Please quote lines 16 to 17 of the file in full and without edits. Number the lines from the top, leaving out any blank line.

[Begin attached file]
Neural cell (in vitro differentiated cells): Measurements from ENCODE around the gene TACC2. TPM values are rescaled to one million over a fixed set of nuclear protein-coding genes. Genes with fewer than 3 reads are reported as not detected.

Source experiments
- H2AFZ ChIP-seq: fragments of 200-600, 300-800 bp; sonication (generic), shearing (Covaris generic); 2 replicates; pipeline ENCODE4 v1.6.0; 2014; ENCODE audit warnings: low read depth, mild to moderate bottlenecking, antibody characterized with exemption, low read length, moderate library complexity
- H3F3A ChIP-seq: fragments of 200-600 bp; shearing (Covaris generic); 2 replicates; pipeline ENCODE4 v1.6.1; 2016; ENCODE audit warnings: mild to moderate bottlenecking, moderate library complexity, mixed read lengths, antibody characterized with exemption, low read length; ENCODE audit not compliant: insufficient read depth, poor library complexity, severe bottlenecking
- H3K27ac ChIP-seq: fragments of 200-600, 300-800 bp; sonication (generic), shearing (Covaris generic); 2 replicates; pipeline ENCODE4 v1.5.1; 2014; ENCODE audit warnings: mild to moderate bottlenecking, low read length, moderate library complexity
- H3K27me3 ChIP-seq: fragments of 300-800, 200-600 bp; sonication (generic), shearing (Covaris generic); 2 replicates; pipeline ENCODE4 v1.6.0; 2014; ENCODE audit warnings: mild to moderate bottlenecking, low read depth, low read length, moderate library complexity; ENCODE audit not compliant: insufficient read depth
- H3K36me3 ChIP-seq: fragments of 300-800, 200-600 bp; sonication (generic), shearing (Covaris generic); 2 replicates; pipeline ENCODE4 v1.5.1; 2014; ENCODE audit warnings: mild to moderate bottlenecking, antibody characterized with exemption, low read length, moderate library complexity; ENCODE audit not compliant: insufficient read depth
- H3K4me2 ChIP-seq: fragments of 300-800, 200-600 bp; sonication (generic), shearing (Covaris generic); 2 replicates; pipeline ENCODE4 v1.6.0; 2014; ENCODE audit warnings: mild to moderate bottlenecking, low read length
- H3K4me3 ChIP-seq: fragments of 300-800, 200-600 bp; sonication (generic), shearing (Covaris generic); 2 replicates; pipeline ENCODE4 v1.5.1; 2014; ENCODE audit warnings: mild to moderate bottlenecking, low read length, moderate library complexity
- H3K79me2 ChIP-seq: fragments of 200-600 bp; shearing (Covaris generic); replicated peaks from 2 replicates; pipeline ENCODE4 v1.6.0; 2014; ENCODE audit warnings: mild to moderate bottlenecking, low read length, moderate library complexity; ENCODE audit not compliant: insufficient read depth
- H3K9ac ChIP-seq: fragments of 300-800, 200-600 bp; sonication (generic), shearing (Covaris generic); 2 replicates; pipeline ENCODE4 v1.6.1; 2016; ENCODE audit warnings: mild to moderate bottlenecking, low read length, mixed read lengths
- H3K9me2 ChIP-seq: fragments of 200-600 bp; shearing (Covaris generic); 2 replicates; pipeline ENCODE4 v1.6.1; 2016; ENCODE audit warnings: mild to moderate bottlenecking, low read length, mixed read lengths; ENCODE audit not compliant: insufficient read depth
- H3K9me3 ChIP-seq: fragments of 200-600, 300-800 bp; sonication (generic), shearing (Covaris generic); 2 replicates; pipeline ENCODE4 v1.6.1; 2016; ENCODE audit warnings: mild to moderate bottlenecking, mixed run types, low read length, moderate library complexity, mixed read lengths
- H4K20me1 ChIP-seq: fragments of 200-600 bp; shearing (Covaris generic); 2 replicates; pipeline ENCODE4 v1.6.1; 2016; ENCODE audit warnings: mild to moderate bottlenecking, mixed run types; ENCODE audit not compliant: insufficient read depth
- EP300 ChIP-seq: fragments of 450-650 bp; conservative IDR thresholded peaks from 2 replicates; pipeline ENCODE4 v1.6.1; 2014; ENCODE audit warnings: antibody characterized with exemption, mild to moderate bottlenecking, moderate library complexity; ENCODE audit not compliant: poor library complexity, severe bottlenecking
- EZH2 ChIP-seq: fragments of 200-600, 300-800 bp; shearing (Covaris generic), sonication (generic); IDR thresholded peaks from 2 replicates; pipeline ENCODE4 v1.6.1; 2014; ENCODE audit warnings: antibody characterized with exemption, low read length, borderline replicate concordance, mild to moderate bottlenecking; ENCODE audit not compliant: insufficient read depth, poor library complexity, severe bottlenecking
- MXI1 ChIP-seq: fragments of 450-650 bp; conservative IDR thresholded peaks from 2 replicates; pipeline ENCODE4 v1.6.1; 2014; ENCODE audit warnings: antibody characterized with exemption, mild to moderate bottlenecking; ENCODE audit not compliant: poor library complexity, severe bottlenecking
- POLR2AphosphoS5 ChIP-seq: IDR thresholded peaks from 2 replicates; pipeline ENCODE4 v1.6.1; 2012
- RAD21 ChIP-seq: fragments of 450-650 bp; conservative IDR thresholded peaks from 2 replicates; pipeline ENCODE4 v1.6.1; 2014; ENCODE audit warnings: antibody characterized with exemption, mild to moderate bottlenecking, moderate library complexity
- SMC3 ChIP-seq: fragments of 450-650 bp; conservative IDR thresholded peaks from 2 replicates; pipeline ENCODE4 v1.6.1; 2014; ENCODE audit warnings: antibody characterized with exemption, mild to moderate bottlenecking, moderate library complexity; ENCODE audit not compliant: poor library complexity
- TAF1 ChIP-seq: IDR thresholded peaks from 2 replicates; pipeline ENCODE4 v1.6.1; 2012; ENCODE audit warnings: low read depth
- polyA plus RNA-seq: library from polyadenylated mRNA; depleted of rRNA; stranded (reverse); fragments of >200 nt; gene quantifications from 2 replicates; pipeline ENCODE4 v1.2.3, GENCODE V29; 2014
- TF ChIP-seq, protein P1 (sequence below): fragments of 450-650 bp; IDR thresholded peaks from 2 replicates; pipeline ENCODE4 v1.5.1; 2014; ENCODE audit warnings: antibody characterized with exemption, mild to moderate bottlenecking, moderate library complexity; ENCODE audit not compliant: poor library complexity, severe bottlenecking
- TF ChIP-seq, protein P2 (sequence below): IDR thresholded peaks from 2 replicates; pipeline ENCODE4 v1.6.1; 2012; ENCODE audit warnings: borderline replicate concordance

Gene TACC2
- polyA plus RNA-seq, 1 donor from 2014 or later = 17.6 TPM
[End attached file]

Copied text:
- EZH2 ChIP-seq: fragments of 200-600, 300-800 bp; shearing (Covaris generic), sonication (generic); IDR thresholded peaks from 2 replicates; pipeline ENCODE4 v1.6.1; 2014; ENCODE audit warnings: antibody characterized with exemption, low read length, borderline replicate concordance, mild to moderate bottlenecking; ENCODE audit not compliant: insufficient read depth, poor library complexity, severe bottlenecking
- MXI1 ChIP-seq: fragments of 450-650 bp; conservative IDR thresholded peaks from 2 replicates; pipeline ENCODE4 v1.6.1; 2014; ENCODE audit warnings: antibody characterized with exemption, mild to moderate bottlenecking; ENCODE audit not compliant: poor library complexity, severe bottlenecking